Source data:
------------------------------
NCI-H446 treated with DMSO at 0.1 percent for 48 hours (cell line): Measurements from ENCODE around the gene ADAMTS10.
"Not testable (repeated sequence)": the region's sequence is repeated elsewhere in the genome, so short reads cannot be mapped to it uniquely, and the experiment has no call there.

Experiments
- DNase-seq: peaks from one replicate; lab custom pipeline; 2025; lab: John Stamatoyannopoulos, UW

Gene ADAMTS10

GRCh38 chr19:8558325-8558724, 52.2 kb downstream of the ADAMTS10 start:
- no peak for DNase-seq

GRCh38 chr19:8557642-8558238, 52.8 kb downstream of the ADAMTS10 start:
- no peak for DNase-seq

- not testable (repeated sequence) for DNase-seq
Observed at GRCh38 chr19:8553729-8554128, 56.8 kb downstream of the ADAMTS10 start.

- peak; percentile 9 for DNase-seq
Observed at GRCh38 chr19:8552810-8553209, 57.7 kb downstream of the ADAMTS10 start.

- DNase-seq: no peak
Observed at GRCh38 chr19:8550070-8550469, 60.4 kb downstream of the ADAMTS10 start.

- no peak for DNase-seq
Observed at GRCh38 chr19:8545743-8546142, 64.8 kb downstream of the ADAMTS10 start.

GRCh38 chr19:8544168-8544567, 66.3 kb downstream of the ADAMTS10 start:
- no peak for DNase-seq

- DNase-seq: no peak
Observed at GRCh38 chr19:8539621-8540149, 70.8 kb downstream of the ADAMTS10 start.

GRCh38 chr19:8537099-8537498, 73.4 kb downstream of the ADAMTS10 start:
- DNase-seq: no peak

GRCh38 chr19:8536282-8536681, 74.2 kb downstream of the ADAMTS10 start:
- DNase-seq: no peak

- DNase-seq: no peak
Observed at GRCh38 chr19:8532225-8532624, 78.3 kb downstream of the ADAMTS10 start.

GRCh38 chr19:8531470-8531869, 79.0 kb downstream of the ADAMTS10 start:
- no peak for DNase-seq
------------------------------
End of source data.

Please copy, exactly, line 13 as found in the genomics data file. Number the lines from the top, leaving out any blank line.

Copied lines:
Observed at GRCh38 chr19:8552810-8553209, 57.7 kb downstream of the ADAMTS10 start.